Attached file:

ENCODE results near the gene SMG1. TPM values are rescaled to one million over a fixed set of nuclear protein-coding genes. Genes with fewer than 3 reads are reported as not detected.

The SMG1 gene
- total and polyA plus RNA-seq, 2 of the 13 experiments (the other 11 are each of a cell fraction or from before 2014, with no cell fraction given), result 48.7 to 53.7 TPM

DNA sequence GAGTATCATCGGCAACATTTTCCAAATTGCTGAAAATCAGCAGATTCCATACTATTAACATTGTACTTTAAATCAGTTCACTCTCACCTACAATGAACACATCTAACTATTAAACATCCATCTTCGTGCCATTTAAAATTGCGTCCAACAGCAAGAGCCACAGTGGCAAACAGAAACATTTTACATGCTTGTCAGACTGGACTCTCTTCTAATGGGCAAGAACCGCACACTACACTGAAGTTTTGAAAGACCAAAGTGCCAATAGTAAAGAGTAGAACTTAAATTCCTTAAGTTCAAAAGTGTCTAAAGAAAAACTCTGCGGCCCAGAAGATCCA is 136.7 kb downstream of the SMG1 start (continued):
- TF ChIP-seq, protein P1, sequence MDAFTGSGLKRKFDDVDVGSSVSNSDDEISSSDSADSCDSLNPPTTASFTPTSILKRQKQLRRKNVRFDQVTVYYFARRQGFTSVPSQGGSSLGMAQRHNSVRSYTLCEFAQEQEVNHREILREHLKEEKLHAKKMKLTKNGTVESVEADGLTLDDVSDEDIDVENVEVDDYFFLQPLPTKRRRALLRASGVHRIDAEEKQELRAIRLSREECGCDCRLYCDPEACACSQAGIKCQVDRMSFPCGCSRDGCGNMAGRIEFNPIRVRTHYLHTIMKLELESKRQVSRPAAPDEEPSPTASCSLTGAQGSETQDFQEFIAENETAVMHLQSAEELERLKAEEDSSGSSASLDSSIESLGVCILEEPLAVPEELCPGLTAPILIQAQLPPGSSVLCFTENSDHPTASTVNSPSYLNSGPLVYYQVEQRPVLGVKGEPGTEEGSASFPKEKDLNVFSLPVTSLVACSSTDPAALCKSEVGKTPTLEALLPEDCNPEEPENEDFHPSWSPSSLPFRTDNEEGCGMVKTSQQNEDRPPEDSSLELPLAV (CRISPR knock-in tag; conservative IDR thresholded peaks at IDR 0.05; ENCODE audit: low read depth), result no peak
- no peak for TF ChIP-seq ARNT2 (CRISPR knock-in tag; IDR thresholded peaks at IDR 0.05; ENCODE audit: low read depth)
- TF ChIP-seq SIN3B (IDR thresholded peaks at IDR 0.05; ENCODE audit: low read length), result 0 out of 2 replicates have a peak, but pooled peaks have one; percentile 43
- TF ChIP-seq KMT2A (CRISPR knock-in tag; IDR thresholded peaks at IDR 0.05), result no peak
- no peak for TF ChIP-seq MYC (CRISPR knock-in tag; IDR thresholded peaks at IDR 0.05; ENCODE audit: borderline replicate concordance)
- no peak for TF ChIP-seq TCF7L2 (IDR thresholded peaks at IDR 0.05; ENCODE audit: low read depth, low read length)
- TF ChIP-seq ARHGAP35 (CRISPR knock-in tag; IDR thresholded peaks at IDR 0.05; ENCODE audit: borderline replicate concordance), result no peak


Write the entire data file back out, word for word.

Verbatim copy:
ENCODE results near the gene SMG1. TPM values are rescaled to one million over a fixed set of nuclear protein-coding genes. Genes with fewer than 3 reads are reported as not detected.

The SMG1 gene
- total and polyA plus RNA-seq, 2 of the 13 experiments (the other 11 are each of a cell fraction or from before 2014, with no cell fraction given), result 48.7 to 53.7 TPM

DNA sequence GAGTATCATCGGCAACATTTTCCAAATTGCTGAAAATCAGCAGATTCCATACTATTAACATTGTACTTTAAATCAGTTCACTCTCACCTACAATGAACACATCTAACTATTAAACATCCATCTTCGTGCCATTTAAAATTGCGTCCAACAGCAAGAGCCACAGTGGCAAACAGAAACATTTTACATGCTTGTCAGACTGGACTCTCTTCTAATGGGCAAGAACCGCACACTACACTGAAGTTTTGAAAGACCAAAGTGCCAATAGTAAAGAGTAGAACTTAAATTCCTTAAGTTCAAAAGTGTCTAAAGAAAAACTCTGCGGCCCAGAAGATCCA is 136.7 kb downstream of the SMG1 start (continued):
- TF ChIP-seq, protein P1, sequence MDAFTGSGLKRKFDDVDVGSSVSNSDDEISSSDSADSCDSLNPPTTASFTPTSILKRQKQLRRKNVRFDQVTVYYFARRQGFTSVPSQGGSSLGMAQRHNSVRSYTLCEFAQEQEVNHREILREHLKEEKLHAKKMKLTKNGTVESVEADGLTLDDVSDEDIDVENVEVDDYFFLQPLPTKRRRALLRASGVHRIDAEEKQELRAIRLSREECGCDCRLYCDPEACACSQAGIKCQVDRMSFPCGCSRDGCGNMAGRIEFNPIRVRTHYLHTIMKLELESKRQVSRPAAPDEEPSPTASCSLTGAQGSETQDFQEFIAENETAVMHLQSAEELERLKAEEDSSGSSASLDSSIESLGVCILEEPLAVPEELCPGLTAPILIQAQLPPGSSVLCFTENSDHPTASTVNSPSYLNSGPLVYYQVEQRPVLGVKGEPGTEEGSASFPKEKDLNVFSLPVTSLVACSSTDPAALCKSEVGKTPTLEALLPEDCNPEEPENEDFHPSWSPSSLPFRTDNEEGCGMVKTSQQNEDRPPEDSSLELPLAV (CRISPR knock-in tag; conservative IDR thresholded peaks at IDR 0.05; ENCODE audit: low read depth), result no peak
- no peak for TF ChIP-seq ARNT2 (CRISPR knock-in tag; IDR thresholded peaks at IDR 0.05; ENCODE audit: low read depth)
- TF ChIP-seq SIN3B (IDR thresholded peaks at IDR 0.05; ENCODE audit: low read length), result 0 out of 2 replicates have a peak, but pooled peaks have one; percentile 43
- TF ChIP-seq KMT2A (CRISPR knock-in tag; IDR thresholded peaks at IDR 0.05), result no peak
- no peak for TF ChIP-seq MYC (CRISPR knock-in tag; IDR thresholded peaks at IDR 0.05; ENCODE audit: borderline replicate concordance)
- no peak for TF ChIP-seq TCF7L2 (IDR thresholded peaks at IDR 0.05; ENCODE audit: low read depth, low read length)
- TF ChIP-seq ARHGAP35 (CRISPR knock-in tag; IDR thresholded peaks at IDR 0.05; ENCODE audit: borderline replicate concordance), result no peak